Review: Music Icon Bryan Ferry Closes U.S. Tour with the Hollywood Bowl Orchestra

Bryan Ferry had the Hollywood Bowl standing up in applause.

Bryan Ferry had the Hollywood Bowl standing up in applause.

Just about everyone who knows anything about the origins of rock ‘n’ roll credits the African-American genres of the blues, gospel and jazz as pivotal influences. From the Beatles to Adele, British artists have not only acknowledged this but have outright written and/or performed songs heavily tainted in these styles.

So it was not a big surprise that on Saturday, Aug. 26 at the world-famous Hollywood Bowl, British music icon Bryan Ferry chose the young African-American jazz vocalist Cécile McLorin Salvant to open up his last concert of his 2017 U.S. tour and first appearance at the Bowl. To top it all off, he was accompanied by the Hollywood Bowl Orchestra conducted by maestro Thomas Wilkins, himself one of the few African-American orchestra conductors. Needless to say, it was a match made in musical heaven.

First on the stage was Salvant, who in 2010 was the first winner of the Thelonious Monk International Jazz Competition, in 2014 was nominated for the Grammy Award for Best Jazz Vocal Album and in 2016 won in that same category for her recording For One to Love. She was back up by a brilliant trio of musicians comprising of pianist Aaron Diehl, bassist Paul Sikivie and drummer Lawrence Leathers.

Sporting a shaved head and wearing a long, elegant printed gown with large, yellow feathered earrings, she was like an exotic bird singing beautiful melodies in new and unusual ways. The first song of the set was the jazz standard “Devil May Care,” which was followed by “Darkies Never Dream”, made famous by Ethel Waters from an all African-American, 1934 musical comedy short film Bubbling Over.

If you have ever heard recordings by the late Billie Holiday or the incomparable Ella Fitzgerald you might get an idea of what Salvant sounds like, but you would also need to add a certain modernity that makes her voice so compelling. A perfect example of this was apparent in one of the highlights of the evening, “The Trolley Song,” from the 1944 film Meet Me in St. Louis starring Judy Garland. With the help of pianist Diehl, who is a prodigy in his own right, the two gave this piece a fierce, percussion-driven treatment with vocals and virtuoso piano technique.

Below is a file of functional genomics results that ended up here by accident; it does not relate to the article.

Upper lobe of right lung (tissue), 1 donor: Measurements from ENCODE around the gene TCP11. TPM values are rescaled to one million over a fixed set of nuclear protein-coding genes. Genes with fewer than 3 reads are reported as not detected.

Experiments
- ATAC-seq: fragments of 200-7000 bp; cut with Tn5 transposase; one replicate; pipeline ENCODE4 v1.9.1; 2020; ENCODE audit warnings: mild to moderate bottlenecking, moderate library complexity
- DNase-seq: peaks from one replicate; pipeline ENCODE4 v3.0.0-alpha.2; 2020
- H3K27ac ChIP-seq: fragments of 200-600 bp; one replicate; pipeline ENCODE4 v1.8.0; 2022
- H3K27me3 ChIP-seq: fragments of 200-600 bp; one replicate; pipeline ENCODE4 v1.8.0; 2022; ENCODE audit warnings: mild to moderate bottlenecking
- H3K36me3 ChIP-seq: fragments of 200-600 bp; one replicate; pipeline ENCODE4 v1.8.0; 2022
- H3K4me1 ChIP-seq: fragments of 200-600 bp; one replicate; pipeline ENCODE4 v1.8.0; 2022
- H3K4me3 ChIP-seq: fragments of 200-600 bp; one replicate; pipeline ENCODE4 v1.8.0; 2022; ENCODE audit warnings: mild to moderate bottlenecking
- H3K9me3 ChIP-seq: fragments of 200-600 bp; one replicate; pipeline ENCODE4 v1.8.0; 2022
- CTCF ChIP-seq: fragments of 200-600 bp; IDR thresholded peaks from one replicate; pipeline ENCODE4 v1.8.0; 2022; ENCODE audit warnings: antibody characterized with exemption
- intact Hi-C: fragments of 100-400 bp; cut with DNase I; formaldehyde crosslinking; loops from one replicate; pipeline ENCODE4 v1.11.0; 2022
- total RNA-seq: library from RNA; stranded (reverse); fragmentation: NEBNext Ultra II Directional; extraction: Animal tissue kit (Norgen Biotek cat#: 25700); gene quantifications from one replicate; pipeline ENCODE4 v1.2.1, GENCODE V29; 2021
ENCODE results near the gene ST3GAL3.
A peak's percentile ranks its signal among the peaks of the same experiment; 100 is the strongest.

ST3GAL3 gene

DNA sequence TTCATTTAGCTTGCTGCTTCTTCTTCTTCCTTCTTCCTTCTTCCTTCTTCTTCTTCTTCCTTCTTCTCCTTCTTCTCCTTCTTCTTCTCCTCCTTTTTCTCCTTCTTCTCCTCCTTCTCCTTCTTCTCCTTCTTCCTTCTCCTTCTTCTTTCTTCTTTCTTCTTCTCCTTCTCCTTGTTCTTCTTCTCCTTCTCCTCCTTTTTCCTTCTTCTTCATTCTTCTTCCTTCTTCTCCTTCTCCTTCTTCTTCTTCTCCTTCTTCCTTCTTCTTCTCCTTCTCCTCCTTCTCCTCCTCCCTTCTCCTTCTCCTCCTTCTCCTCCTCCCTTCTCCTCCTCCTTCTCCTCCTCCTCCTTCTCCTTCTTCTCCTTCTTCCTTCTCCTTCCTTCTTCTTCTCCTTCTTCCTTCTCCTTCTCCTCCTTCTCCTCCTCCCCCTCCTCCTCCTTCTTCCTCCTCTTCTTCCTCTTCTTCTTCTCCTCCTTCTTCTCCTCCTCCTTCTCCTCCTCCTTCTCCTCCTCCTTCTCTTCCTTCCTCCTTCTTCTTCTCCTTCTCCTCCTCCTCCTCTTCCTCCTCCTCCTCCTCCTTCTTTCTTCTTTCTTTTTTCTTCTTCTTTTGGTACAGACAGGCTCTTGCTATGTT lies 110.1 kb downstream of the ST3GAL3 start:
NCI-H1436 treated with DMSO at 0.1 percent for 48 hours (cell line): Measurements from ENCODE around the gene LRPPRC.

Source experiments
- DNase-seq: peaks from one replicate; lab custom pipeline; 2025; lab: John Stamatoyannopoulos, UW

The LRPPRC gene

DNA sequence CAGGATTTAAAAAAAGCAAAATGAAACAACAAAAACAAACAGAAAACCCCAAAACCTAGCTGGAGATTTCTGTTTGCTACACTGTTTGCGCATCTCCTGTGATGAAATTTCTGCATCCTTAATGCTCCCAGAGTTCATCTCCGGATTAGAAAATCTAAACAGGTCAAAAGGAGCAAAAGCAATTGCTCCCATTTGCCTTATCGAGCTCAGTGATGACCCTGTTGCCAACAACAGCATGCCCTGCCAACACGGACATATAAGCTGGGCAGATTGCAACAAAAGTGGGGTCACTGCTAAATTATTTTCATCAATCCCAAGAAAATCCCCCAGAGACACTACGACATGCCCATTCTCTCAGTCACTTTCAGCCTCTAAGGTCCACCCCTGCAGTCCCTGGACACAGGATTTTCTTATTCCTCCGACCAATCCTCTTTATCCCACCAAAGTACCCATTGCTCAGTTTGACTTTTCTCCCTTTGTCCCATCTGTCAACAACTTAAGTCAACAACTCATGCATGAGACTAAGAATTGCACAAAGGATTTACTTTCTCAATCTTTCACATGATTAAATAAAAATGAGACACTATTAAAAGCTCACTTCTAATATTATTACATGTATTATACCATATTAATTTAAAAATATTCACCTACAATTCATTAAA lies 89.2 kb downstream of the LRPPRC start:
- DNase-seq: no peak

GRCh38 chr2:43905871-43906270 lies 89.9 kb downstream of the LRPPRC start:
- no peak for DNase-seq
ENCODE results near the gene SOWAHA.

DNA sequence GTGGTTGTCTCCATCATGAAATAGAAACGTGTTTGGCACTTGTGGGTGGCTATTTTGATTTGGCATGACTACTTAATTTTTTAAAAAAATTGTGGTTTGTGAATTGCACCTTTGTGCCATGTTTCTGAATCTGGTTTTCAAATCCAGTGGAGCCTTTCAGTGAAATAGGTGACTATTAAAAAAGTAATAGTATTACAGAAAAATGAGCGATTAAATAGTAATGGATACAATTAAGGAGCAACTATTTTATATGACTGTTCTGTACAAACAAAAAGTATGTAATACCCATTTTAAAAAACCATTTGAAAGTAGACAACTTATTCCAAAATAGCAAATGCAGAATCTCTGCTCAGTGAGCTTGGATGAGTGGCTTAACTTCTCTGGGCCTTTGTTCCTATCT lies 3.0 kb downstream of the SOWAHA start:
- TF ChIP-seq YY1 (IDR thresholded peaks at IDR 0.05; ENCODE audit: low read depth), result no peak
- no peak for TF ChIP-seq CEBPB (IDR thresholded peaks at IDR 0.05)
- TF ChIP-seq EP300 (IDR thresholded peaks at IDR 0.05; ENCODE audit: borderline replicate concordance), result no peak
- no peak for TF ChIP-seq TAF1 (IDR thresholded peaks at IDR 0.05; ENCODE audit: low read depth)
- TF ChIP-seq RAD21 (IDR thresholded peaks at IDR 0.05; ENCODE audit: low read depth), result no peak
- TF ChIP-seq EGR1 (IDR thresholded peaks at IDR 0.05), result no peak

Other songs in the set included “Nothing Like You,” “Tell Me What They’re Saying,” “Wives and Lovers” and “And I Love Him,” and each was given a unique twist and phrasing that made them standouts, and made the audience stand up in applause.

After intermission came Ferry’s mix of art rock, blues, jazz and crooner, all wrapped with classical arrangements courtesy of maestro Wilkins and the marvelous Hollywood Bowl Orchestra. With his touring band front and center and the orchestra in the rear, the evening began with the song “The Main Thing” (1982) from his ground-breaking recording Avalon (which is celebrating its 35th anniversary), done with his former band Roxy Music. This was followed by his worldwide hit “Slave to Love” from his album Boys and Girls (1985) which was his first solo recording and his biggest selling album in the United States.

One of the most interesting aspects of Ferry’s presentation was the decision to project the live videos on the large screens surrounding the audience in high definition black-and-white images. This technique not only made them pop from the screens, but gave the numbers an old fashioned, artsy look. After almost 50 years in the music business, the 71-year-old Ferry sounded great, looked svelte and handsome with a full set of hair, like an elegant, aging movie star.

His backup band, just as stellar as Salvant’s but on a much larger scale, got to show off their talents in guitar-hero solos, classical violin and sexy jazzy sax segments via several beautiful, female band members. His 19-song set included “More Than This” from his Roxy Music years and several of his solo hits such as “Love Is the Drug,” but to my dismay, not my favorite “Don’t Stop the Dance.” But who can complain after enjoying an evening with such diverse, stellar talent ranging in age, style and sound.

Humberto Capiro is a Contributing Writer for Living Out Loud - LA, covering lifestyle and entertainment. Follow him on Twitter: @HumbertoCapiro

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